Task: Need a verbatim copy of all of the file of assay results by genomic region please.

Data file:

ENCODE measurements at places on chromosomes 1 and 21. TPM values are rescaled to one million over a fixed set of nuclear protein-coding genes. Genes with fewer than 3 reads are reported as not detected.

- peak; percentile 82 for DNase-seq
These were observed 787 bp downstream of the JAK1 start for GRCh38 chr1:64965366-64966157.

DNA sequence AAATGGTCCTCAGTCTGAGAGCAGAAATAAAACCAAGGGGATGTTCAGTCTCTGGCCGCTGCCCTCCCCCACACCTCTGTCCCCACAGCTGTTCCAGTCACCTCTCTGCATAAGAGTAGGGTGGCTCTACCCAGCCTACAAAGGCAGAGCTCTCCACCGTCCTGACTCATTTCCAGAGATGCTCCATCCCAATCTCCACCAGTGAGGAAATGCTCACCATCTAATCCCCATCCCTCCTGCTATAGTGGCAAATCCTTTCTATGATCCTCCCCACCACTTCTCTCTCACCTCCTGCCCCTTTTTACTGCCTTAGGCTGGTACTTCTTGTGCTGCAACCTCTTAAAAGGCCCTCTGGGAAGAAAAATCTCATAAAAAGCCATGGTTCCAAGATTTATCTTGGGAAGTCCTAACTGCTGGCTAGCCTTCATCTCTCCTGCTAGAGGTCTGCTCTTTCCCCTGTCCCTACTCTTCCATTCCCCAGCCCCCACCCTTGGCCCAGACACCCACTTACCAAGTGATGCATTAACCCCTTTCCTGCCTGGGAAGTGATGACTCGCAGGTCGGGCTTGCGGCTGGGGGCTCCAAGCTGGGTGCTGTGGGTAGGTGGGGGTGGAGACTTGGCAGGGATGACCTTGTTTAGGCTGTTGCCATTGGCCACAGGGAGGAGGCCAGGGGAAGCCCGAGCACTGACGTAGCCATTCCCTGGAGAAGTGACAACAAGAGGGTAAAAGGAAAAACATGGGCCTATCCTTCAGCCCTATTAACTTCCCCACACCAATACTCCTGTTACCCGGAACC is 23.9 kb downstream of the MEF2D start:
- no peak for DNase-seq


ENCODE measurements at places on chromosomes 1 and 21. TPM values are rescaled to one million over a fixed set of nuclear protein-coding genes. Genes with fewer than 3 reads are reported as not detected.

- peak; percentile 82 for DNase-seq
These were observed 787 bp downstream of the JAK1 start for GRCh38 chr1:64965366-64966157.

DNA sequence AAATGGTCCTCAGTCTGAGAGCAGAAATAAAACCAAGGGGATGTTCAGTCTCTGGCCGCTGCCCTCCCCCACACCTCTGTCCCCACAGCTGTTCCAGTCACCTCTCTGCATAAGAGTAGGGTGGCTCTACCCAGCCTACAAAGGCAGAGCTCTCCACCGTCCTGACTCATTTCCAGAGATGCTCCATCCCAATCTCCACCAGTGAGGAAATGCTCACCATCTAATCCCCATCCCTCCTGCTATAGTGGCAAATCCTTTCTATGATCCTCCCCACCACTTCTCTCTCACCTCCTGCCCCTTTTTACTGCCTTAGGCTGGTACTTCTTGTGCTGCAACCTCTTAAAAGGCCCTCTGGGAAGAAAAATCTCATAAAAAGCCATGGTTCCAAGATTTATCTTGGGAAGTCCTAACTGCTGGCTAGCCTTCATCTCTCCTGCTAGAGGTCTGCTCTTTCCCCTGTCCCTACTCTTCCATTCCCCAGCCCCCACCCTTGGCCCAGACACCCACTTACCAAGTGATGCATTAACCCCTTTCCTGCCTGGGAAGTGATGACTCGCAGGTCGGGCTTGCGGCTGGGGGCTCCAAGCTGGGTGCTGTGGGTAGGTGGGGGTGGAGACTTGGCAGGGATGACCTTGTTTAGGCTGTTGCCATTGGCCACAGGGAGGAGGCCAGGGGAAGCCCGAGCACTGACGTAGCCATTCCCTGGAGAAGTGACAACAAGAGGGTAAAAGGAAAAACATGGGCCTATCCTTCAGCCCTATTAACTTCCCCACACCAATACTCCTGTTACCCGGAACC is 23.9 kb downstream of the MEF2D start:
- no peak for DNase-seq